"startHiveBlock": 0,

Make sure the comma after that is there. On the last line, there's witnessEnabled which should say false for now, change that to true. Result should be like:

"witnessEnabled": true

There's stuff about light nodes and all that in there, but we wont' be dealing with that in this guide.

Save the file and exit, control + O, control + X.

Now we need to move the example env file to be a real one.

mv .env.example .env
nano .env

Now this is all blank. You'll want to fill it in with your details, after the = on each line. For the IP, you can use a v6 address, it does work(@h-e runs off a v6 address). I wouldn't recommend running on a v6 only server as of now since a majority of the witnesses are running off v4 addresses, but long term, it is a possibility. Here's an example of one:


Once you do that, control + O, control + X to save and exit.

Almost there. Now we want to allow access to the ports that are necessary for this.

sudo ufw allow ssh
sudo ufw allow 5001
sudo ufw enable

Now we start the node up.

pm2 start app.js --name engwit --no-treekill --kill-timeout 10000 --no-autorestart

Now we need to wait for it to sync. This can take some time. The older the snapshot that you use, the longer it takes. To monitor your progress, type in pm2 logs. Once you see lines that look like 0|app | 2021-02-03 03:15:04 info: [Streamer] head_block_number 50994938 currentBlock 50994939 Hive blockchain is 0 blocks ahead you are good to go. The 0 blocks ahead part is very important. Otherwise you could miss blocks. You can disconnect while waiting at this point. To close the logs, press control + C.

Once thats up and running, you might need to cd back into the folder cd hivesmartcontracts if you exited the connection to the server.

Then enable your witness

node witness_action.js register

And you did it. You are now a witness. Be sure to vote for me for Hive witness (@hextech) as well as hive-engine witness(@h-e). To vote for hive engine witnesses, you can check out or the official tool at

Now that you've reached here, there's one more thing to say. I've worked on a little tool called EngineSpeed for helping you set up nodes quickly. You can find it here. Basically you use it on a fresh Ubuntu 20.04 server and it'll do 95% of the work for you. You just have to come back in a while to see if its ready and register your node.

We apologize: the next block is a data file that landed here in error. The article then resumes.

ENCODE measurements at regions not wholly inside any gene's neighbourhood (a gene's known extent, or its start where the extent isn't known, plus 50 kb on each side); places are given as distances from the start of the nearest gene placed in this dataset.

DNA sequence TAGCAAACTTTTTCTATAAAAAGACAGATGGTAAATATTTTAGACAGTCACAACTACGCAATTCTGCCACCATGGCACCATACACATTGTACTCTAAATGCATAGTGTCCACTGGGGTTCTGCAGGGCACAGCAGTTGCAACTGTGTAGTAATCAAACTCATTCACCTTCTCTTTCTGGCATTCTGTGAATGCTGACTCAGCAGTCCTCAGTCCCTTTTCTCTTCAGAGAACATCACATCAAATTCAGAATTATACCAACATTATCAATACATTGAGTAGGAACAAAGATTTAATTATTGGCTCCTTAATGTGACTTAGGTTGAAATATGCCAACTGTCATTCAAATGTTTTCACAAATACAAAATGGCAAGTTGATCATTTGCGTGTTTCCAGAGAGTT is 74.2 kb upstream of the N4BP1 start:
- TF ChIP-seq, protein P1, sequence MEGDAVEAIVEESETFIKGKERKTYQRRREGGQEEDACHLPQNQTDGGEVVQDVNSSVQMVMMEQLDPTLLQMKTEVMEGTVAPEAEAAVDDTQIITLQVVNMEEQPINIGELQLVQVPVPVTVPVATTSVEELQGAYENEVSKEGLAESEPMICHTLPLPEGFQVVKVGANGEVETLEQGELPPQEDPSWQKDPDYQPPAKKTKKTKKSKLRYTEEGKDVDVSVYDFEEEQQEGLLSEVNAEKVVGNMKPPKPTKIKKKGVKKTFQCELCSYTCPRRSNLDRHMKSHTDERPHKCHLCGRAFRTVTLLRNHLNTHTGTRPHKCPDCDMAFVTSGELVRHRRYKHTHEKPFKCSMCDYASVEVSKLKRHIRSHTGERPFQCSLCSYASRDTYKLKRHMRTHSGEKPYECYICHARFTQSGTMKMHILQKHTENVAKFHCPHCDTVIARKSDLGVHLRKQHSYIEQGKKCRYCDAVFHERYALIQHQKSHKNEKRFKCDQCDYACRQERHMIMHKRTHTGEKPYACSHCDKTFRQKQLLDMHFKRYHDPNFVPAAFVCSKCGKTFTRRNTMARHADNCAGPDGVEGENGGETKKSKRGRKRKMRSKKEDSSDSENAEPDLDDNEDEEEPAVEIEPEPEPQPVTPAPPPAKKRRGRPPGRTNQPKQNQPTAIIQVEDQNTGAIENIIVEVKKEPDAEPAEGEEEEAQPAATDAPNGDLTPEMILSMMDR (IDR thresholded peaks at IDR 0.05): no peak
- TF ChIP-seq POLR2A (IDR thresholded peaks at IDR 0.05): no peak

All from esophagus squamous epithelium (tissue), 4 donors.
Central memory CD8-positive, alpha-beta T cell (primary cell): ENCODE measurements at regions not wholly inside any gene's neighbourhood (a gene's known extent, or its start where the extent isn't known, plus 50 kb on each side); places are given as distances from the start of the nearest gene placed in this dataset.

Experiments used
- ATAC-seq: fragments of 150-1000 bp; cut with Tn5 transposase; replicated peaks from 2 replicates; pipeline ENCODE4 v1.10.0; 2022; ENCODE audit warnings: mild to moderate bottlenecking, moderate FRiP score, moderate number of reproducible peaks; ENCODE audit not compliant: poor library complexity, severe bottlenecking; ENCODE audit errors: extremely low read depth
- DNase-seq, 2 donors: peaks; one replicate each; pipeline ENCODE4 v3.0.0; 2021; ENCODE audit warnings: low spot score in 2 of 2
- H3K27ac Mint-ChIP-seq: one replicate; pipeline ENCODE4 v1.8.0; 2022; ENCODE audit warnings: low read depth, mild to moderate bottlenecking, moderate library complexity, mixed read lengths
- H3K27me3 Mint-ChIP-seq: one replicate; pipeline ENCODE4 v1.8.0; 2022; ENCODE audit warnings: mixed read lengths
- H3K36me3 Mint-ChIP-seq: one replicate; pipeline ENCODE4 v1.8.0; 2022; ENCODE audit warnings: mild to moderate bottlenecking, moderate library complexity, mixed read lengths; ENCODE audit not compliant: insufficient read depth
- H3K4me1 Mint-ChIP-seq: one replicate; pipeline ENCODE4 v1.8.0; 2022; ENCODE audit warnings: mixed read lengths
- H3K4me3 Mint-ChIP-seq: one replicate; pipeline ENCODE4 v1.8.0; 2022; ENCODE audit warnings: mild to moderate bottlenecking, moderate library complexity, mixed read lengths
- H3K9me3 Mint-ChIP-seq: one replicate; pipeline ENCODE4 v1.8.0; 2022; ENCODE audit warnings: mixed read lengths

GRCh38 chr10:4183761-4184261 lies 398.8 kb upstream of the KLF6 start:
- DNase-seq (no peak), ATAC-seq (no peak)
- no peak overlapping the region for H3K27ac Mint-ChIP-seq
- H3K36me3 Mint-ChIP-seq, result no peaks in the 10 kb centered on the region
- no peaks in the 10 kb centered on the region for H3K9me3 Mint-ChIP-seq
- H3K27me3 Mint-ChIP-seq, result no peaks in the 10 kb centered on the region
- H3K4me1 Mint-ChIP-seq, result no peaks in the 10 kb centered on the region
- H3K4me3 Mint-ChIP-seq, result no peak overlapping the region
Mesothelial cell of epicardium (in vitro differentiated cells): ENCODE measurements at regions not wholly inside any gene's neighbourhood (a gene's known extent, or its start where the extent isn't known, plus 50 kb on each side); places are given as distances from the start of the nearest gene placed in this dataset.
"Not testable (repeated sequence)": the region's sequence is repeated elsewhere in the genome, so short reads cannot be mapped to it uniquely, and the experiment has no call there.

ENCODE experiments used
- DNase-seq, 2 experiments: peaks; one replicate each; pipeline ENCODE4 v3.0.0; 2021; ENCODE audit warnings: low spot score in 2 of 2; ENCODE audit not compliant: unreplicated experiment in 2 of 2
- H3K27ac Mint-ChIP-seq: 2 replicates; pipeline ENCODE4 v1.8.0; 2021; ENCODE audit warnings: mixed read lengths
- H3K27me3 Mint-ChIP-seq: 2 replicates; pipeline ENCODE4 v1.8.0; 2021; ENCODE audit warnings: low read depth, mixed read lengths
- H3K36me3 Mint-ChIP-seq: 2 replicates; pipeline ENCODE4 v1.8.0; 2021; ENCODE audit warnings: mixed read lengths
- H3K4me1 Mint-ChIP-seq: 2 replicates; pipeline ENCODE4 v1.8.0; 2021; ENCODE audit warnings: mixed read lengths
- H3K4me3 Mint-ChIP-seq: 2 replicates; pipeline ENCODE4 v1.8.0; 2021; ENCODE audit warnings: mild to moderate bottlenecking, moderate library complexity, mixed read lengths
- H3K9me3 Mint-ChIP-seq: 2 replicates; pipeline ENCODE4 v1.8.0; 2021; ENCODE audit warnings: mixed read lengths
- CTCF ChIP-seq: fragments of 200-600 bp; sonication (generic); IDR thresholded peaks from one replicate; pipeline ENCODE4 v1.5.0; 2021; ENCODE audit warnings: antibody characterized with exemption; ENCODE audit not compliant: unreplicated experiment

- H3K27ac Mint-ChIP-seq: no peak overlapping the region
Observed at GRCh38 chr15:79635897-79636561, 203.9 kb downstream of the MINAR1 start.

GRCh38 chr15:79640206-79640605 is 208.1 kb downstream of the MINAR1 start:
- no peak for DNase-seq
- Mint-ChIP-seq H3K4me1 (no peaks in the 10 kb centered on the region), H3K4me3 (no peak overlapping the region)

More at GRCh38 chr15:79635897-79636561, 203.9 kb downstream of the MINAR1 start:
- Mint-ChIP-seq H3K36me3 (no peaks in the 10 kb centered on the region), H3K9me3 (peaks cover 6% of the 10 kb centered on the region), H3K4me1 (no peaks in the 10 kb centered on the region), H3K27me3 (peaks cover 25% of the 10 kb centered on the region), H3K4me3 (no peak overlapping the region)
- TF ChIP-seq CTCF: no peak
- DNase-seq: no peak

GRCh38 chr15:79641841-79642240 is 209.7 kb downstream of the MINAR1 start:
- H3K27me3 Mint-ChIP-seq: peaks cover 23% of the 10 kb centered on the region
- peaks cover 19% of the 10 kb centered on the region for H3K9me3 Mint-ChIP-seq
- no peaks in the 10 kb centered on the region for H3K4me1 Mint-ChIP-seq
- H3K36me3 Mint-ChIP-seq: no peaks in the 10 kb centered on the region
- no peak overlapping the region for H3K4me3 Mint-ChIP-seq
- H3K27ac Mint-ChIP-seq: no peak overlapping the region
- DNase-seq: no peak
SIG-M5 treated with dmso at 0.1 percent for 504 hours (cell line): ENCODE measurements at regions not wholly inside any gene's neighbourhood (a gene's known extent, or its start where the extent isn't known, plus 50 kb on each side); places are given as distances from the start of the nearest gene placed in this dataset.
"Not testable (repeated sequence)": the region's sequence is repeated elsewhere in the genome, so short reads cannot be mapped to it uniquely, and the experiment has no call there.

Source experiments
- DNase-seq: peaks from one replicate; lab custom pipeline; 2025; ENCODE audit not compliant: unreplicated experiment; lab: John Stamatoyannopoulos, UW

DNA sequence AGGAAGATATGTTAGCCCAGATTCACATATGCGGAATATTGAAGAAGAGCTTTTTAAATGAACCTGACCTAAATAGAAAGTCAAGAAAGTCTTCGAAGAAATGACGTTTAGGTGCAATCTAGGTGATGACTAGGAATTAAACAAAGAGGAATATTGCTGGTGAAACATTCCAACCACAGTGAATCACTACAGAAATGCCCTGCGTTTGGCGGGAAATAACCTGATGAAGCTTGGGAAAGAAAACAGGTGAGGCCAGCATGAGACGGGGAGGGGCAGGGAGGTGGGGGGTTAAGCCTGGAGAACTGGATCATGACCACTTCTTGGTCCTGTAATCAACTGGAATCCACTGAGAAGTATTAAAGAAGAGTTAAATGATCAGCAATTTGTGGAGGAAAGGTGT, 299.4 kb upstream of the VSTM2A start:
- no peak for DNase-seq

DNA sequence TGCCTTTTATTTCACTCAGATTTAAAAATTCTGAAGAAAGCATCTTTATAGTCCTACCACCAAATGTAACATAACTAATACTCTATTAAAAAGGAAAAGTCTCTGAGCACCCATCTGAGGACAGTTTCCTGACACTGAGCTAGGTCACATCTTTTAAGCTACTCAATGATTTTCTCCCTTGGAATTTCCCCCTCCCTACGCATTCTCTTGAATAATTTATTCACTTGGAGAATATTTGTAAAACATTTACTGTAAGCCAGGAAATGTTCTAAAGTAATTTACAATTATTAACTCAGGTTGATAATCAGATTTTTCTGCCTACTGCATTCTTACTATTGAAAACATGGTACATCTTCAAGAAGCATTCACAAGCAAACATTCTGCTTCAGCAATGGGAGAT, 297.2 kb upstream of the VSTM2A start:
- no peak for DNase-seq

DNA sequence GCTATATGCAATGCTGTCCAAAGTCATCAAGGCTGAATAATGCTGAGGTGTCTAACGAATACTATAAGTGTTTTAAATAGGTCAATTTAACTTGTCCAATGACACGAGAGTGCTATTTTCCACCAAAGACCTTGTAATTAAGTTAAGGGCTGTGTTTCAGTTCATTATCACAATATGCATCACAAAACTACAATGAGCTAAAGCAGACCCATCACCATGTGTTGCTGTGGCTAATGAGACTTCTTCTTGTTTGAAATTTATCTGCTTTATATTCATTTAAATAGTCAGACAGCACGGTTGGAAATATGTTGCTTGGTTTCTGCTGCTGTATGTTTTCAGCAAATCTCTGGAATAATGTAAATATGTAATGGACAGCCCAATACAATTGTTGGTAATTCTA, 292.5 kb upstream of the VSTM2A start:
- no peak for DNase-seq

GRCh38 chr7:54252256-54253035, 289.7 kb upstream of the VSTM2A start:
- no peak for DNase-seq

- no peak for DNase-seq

Usage for a fullnode:

chmod +x

And that's it. Or if you'd prefer a light node:

chmod +x

Super simple right? Once the scripts done processing(I recommend starting them in a screen so you don't have to stay connected while they do their thing), you can check the sync status using pm2 logs engnode. Once it shows you as caught up, cd into the hivesmartcontracts directory, then use node witness_action.js register -v and you are up and running. Super easy right?

Now I don't recommend everyone do this. There might be bugs I haven't found, and troubleshooting this is harder since it will keep on proceeding step by step even if there's a problem. But for someone who's done this a ton, this script should help them set stuff up faster and they should know how to fix broken things.

If you are looking to rent a server, check out Ryamer.


Just checked this while I was migrating my hive-engine node to a new machine and spotted this line below that doesn't make sense anymore. At no point in the guide does it mention any step where you would need to edit version number, is it missing a git checkout branch line ?

Now if you are following this guide at a point when 1.1 is old, just replace it with the name of the branch of the latest release.

git checkout hive-engine is mentioned in the guide. That branch is kept up to date so no need to checkout a specific version unless you want it for some reason.

Hi, I have this error when run mongo. Could you help me, please?


Did you start mongo up?
sudo systemctl start mongod

Yes. I've stopped, restarted, reinstalled...
Mongo shell run until I change and put replSetName: "rs0" on the config file.
I don't know what more else I can do.


is that the huge key we need to import first when me setting up the mOngo? here?

Yup thats covered by wget -qO - | sudo apt-key add -.

Wow, this looks like a awesome project! I know what i’m working on this weekend!

Definitely is. Engine is one of the most used tools on hive and decentralization of it is very important.

Great work!
This is just what I was looking for.
Any reason not to run a Hive-Engine witness on the same machine as a Hive witness?

IP gets revealed. Would not recommend. I'm going to add that to my post. Thanks for reminding.

Thanks. So you need to run it on an IP that is OK to be public.
So it could be on the same machine as a Hive full API node.

Can you hide it behind a reverse proxy like you can use jussi to hide an API node's actual IP behind?

When you broadcast to enable, it publishes the ip and ports that are open(see ex: I guess if you manually broadcast the enable trx(I was told you could do it at and you have a setup that forwards the requests to the proper ports on your engine witness I guess it could work. I'm not really too good with networking stuff though so maybe try it out on an ip you don't care about. I can give it a try this weekend to see how it goes.

@dynamicgreentk what do you think?

I think things on Hive are weird. I want to run a node for peerplays but I do not know if buying a new computer setup for something so far behind on development is worth wile. As it is @starkerz or @theycallmedan do not seem active on Hive either. They are the only reason I would buy a node setup to take this journey. I wanted to further incorporate that into a hive node but I am pretty concerned about the massive upbit consolidation of liquid hive.